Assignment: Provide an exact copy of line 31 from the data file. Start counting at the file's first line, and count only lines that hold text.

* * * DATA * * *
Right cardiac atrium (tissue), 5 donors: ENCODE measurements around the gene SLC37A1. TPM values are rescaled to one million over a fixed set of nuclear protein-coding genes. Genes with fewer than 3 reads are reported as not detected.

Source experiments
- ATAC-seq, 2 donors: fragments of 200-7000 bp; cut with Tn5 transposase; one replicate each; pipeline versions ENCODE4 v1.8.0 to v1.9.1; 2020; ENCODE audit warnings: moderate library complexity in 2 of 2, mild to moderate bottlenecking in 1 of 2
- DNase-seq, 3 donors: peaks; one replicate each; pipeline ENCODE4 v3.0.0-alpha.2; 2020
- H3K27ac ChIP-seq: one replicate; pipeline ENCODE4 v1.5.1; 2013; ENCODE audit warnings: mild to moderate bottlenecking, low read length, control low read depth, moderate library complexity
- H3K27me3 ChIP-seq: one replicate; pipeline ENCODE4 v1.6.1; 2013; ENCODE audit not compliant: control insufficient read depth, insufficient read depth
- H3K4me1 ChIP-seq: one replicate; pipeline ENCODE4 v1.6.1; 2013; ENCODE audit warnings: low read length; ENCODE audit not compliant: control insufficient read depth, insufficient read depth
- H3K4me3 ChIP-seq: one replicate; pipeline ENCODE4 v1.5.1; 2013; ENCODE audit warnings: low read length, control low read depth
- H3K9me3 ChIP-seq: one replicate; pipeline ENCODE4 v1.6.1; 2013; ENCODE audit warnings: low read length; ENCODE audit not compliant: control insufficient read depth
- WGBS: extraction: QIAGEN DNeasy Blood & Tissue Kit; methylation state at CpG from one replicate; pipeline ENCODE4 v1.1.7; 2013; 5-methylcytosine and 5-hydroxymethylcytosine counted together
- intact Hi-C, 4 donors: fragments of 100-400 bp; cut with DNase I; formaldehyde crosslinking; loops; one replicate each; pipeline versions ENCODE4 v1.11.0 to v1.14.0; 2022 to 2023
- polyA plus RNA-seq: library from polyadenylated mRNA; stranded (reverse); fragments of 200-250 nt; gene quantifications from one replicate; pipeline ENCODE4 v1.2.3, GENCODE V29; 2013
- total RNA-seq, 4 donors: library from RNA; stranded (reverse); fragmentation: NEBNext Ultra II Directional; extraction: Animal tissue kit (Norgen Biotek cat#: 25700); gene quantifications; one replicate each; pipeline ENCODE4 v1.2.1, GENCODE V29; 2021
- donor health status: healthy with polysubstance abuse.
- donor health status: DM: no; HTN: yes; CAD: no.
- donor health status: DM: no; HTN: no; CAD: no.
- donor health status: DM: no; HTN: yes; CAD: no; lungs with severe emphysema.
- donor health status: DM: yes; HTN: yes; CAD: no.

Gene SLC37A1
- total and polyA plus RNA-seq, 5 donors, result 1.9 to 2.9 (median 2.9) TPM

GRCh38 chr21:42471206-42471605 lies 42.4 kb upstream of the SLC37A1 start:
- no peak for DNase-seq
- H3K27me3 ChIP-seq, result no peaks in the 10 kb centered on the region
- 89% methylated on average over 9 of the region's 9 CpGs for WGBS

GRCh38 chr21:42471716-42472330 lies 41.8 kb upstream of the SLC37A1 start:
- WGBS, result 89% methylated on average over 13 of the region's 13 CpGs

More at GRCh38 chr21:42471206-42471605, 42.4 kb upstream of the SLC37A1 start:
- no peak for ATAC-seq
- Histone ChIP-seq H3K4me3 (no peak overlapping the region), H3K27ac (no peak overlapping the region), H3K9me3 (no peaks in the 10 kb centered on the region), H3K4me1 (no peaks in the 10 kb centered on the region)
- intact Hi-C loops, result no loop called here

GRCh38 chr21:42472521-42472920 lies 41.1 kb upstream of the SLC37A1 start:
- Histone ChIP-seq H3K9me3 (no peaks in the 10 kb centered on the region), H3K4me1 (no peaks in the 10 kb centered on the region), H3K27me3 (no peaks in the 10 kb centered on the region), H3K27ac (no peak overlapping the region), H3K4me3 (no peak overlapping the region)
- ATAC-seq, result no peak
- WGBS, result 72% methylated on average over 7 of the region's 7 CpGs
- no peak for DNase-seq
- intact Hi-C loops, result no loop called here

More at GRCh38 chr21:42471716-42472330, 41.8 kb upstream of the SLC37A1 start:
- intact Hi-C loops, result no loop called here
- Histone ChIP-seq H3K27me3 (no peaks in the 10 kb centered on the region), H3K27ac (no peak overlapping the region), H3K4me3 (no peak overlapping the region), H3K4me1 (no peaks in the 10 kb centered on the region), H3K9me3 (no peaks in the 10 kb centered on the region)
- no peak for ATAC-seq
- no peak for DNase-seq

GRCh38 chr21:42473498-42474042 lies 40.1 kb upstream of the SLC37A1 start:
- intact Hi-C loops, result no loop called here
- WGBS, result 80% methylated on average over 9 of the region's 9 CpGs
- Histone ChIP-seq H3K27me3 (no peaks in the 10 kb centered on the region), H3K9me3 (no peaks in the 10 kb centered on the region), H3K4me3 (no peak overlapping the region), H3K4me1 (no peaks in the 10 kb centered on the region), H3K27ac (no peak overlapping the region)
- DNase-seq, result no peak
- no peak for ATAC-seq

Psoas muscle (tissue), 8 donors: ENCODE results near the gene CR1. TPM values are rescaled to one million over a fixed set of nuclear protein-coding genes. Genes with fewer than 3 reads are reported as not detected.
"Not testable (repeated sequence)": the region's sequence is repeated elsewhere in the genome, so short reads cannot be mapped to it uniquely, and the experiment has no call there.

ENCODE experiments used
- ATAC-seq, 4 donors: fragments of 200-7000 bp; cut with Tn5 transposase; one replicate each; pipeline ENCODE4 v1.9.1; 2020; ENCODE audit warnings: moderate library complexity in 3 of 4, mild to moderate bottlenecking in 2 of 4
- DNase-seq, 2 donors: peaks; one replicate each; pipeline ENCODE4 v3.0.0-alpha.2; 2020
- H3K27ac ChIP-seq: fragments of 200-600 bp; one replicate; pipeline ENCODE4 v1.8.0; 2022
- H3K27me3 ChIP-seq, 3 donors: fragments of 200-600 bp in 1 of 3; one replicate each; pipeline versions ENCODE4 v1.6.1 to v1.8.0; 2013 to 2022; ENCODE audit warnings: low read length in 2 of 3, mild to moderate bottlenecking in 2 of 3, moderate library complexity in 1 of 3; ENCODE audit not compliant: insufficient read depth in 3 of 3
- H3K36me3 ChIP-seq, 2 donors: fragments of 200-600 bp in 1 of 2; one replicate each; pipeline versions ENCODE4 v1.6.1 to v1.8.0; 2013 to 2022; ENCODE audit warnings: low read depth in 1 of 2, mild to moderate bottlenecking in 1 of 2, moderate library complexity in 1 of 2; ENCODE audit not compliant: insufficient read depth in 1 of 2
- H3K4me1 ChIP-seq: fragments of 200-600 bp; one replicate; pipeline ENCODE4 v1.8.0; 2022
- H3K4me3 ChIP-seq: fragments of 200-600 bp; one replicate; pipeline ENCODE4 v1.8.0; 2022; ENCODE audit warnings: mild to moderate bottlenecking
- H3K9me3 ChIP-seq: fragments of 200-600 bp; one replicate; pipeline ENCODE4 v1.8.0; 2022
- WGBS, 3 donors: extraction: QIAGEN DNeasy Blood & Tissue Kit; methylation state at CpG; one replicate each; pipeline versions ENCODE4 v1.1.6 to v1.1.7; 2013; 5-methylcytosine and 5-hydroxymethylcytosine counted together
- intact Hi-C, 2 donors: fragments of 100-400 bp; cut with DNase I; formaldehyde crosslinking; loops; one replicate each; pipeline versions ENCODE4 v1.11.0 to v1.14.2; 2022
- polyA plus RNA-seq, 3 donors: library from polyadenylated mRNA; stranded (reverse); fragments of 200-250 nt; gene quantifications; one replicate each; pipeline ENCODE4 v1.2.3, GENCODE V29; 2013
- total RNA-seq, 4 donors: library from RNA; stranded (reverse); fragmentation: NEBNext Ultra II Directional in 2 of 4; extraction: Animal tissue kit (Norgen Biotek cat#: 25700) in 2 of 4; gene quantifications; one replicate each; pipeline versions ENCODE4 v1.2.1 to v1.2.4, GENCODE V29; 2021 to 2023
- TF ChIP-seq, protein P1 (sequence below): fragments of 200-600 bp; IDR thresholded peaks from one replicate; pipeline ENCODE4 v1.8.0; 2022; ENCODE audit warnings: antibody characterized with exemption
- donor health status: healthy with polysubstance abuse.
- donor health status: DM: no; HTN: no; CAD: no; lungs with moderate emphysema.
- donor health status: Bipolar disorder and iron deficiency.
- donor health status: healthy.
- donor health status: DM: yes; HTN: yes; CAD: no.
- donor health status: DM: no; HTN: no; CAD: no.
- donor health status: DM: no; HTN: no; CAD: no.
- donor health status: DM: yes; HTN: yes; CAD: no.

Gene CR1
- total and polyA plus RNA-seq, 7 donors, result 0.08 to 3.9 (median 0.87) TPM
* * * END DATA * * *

GRCh38 chr21:42472521-42472920 lies 41.1 kb upstream of the SLC37A1 start: